Okay. Let move on:

4. You can do everything with R. Really, everything.

I started using R because I needed to conduct statistical analysis; I ended up using it to build presentations and websites. The flexibility of R and Rstudio is really challenging and I confess that more than once I asked myself if I could this or that daily chore with R (I still write down the grocery list in a piece of paper, though).

Sometimes I wonder if I really have to use Rstudio for some tasks, if it weren’t easier to do them in some other way (like this website, for instance). But what I learned is that there are some tools that have to be learned from scratch; insted, the Rstudio integration allows me to delegate some tasks and focus on what I want to specifically learn. I’m sure that my slides would look better in PowerPoint, but if I want to improve the accessibility of my teaching materials I need to have control over some aspects that PowerPoint doesn’t give me. The same thing happens with the website: if my goal is to keep an active site, to write, maybe I don’t want to deal with HTML and CSS flexbox, but I also don’t want to lose access to that flexibility by using a preassembled site. Building my site with Rstudio (more specifically with the blogdown package and the Hugo Academic configuration) allows me to easily sustain it, as well as to focus on learning (R)markdown and in the hierarchical organization of the information.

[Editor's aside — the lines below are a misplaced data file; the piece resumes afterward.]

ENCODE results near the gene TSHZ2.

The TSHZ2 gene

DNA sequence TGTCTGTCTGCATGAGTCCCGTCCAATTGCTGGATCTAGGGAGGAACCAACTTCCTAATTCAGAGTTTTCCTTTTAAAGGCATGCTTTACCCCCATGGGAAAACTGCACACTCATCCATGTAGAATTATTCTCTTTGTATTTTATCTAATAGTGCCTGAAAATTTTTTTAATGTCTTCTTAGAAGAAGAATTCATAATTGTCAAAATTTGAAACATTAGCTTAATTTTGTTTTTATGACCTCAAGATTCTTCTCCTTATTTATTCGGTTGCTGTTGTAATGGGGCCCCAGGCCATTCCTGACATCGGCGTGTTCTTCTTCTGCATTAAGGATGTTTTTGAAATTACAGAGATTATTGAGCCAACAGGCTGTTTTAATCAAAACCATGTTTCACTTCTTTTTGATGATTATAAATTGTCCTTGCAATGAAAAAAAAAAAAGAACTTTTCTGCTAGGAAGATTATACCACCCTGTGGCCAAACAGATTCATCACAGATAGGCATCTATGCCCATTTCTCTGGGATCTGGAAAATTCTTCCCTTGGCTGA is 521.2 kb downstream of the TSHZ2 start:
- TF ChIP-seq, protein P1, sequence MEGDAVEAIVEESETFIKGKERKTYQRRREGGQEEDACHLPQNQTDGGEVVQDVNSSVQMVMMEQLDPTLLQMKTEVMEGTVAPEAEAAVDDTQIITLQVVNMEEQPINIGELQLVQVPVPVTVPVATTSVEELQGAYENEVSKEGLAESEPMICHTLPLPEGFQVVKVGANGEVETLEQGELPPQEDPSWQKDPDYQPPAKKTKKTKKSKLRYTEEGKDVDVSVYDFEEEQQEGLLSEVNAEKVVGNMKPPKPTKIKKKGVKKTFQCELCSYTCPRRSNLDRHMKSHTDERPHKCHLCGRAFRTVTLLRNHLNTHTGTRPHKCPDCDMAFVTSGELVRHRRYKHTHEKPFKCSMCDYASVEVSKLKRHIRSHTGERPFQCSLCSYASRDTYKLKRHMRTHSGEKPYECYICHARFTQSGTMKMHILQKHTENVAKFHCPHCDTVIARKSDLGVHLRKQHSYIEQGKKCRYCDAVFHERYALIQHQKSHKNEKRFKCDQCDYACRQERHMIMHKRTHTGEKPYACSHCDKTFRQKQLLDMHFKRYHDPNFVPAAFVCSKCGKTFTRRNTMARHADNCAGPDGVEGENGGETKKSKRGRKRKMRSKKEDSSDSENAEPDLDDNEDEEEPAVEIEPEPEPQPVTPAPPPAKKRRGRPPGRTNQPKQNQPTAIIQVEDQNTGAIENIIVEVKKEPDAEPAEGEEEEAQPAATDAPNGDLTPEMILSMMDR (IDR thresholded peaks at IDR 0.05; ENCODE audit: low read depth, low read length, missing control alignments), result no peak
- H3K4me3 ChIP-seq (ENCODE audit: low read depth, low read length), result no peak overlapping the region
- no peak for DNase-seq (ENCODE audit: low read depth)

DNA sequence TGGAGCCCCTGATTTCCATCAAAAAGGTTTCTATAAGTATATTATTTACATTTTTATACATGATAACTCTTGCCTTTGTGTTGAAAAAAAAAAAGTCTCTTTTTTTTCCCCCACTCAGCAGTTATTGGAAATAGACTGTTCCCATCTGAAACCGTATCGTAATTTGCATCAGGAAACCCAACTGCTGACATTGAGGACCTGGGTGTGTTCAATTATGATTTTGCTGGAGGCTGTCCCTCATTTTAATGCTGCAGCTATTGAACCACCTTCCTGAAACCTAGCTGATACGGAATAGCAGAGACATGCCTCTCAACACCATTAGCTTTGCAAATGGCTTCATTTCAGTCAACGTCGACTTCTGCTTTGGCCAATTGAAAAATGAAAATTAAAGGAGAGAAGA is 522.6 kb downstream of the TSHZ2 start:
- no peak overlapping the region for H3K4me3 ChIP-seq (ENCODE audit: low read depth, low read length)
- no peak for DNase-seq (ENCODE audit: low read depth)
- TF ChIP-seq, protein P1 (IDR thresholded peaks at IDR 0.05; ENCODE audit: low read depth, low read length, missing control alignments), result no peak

You can do everything with R, but just because of that…

5. R can be very overwhelming sometimes.

For someone like me, who had a very basic programming background, learning R wasn’t just about learning R: it was also about increasing my rudimentary understanding of Git, about dealing with StackOverflow communication codes, about accepting that I couldn’t learn everything at the same time. My biggest frustration of the moment is Shinny: even though I’m dying to learn how to create a decent Shiny App, truth is that it’s best for me to focus on statistical analysis, my goal with R. When I get to know everything about statistics, then I’ll be able to devote myself to Shiny, and that’s a very realistic goal… right?

The overwhelming issue is a direct consequence of the issues mentioned early: with R you can to very different things, which increases the probability of finding a lot of documentation about one topic; on the other hand, because R is open software, the variety of way of doing one thing gets multiplied, which can be very confusing when someone is starting to learn. But, for me, what hinders my own personal learning process is something else:

6. There is a big gap, in terms of availability of educational material, between a begginners level and a intermediate level.